November 10, 2009

Assembly Report Details Job Loss Trends In
New York State And Nationwide
State lost 236,000 jobs from September 2008 to September 2009; financial sector hard hit

Assembly Speaker Sheldon Silver and Assembly Ways and Means Chair Herman D. Farrell, Jr., today announced the release of two employment reports detailing national and regional employment trends and industry changes in the wake of the economic recession.

The New York State Assembly Employment Updates show how New York State compares nationally in regard to employment during the national recession that began in December 2007.

According to the U.S. Bureau of Labor Statistics, national employment declined by 4.2 percent from September 2008 to September 2009 (non-seasonally adjusted). In New York State, employment declined by 236,000 jobs, or 2.7 percent. Within the state, New York City, Long Island, and Mohawk Valley/Capital Region experienced the highest percentage employment decline (all three fell 2.9 percent) between September 2008 and September 2009. New York City, however, experienced the greatest job loss in non-farm employment-- 108,600-- in that same period.

Although manufacturing and construction job losses in New York State were less severe than in other parts of the nation, some sectors did not fare as well in the state. The finance and insurance sector in New York State, which accounts for roughly 9 percent of the nation's employment in this sector, was hit particularly harder than other states. Between December 2007 and September 2009, the state lost 41,900 jobs, or 7.7 of jobs in the sector.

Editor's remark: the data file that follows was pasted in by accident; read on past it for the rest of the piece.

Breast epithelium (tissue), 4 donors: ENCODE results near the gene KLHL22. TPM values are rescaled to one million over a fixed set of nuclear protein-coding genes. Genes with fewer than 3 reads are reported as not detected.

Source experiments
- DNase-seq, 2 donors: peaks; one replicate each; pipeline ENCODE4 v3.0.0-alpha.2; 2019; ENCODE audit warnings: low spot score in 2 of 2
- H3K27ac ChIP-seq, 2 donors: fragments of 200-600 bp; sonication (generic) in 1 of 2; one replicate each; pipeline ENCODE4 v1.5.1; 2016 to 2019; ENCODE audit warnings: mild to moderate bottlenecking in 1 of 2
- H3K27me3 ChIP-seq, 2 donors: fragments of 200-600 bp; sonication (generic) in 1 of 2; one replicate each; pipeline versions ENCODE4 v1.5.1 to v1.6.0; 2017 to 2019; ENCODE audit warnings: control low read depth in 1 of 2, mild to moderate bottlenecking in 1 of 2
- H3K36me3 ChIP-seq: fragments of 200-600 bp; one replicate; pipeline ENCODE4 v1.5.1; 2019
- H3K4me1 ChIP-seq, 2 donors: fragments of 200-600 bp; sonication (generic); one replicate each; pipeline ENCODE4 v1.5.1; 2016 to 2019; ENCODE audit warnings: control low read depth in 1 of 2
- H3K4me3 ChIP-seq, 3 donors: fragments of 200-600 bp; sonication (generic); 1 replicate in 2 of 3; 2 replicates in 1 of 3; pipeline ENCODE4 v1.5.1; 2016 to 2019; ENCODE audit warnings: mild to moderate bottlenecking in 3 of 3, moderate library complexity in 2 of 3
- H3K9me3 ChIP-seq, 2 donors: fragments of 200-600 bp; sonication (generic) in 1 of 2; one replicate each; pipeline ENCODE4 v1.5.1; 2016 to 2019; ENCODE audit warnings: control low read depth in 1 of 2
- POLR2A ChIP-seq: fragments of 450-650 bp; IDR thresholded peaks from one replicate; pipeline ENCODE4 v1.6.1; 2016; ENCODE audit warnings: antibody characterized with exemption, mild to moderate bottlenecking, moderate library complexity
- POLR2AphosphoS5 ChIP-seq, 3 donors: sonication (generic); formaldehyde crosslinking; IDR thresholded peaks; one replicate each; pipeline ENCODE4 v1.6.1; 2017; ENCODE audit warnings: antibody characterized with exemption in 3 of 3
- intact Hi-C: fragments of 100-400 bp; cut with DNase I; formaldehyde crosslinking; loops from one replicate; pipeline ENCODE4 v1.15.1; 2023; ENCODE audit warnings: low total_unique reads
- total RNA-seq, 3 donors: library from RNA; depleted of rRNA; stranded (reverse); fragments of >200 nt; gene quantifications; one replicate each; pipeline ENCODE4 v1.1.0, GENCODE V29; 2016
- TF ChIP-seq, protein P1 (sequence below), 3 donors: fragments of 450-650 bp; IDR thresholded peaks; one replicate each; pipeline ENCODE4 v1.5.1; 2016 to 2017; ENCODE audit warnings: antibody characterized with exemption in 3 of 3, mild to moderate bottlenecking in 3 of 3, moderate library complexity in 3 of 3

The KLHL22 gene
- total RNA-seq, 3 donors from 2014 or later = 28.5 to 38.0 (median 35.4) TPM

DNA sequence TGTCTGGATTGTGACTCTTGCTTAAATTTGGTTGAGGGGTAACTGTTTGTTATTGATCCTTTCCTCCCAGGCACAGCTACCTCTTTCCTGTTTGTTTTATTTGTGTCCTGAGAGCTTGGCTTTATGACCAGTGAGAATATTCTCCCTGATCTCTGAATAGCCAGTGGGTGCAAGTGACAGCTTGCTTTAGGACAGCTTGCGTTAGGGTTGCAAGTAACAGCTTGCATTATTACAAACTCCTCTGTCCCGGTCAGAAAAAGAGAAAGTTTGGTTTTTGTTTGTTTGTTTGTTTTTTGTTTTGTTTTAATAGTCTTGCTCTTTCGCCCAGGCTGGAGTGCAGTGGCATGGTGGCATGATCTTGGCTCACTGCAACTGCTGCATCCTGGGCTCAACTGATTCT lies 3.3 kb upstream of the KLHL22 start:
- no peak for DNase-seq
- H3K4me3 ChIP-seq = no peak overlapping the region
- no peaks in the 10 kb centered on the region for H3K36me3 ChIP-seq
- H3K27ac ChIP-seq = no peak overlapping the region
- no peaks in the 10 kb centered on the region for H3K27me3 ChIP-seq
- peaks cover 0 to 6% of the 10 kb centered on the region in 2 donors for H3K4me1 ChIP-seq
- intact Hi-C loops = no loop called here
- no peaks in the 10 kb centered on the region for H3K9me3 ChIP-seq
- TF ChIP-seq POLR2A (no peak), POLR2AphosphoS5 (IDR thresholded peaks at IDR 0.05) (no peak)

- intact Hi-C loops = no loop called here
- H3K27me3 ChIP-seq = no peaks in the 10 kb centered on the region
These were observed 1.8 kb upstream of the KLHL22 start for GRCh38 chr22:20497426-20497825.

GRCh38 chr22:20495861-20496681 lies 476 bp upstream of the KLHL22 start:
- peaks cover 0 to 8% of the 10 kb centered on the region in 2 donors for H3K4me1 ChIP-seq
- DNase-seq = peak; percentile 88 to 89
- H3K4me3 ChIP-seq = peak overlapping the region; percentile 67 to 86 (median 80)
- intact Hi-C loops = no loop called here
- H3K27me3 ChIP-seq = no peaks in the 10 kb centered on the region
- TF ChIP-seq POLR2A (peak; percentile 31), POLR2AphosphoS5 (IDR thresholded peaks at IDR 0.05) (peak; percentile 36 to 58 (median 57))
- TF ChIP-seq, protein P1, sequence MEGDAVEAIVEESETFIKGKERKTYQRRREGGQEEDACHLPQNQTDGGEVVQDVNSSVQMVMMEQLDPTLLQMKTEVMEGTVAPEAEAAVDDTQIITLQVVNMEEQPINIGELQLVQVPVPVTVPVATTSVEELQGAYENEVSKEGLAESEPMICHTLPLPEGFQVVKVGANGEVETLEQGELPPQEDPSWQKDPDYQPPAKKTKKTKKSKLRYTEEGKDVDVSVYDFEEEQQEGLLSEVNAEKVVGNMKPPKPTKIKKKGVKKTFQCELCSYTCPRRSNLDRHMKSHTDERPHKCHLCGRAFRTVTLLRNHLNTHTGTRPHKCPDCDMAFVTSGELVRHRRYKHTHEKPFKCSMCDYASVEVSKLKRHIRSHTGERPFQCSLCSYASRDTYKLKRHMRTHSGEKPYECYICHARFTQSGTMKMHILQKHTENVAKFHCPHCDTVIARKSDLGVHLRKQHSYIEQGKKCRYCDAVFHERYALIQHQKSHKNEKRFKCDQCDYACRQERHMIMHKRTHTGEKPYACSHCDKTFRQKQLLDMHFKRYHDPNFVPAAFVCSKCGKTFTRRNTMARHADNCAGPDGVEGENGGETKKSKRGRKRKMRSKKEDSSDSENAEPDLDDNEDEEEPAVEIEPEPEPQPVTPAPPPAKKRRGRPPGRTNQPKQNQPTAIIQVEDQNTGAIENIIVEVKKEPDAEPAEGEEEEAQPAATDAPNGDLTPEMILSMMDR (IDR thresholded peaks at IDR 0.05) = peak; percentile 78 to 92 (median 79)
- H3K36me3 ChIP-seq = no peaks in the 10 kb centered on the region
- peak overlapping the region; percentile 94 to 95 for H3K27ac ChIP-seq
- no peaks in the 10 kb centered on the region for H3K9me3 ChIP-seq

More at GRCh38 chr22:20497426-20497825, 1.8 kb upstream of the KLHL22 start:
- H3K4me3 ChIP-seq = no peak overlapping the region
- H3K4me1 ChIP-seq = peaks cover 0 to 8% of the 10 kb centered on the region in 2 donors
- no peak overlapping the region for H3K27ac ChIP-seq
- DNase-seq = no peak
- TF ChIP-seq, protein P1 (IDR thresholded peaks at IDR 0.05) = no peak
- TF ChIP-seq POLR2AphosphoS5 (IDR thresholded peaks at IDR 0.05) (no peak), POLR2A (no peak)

"This data provides insight into the dire economic conditions faced by all states since the onset of this recession," said Silver (D-Manhattan). "Although New York did not endure the most devastating losses in areas like manufacturing and construction when compared to other states, our decline in the financial and insurance sector is second only to California. This time of fiscal uncertainty has affected families across the U.S. and has not spared any region or occupational sector in New York."

"These reports show that although the financial sector is slowly showing signs of stabilization, New York State is still far from recovering the losses suffered during the recession," said Farrell (D-Manhattan). "Although the worst is over, my colleagues and I in the Assembly will push forward and explore job-creating measures, and work towards economic restoration."